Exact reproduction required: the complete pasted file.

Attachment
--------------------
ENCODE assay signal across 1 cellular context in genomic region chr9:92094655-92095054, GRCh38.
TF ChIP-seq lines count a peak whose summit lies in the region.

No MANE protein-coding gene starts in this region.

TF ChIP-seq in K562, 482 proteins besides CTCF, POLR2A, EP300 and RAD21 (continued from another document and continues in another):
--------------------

ENCODE assay signal across 1 cellular context in genomic region chr9:92094655-92095054, GRCh38.
TF ChIP-seq lines count a peak whose summit lies in the region.

No MANE protein-coding gene starts in this region.

TF ChIP-seq in K562, 482 proteins besides CTCF, POLR2A, EP300 and RAD21 (continued from another document and continues in another):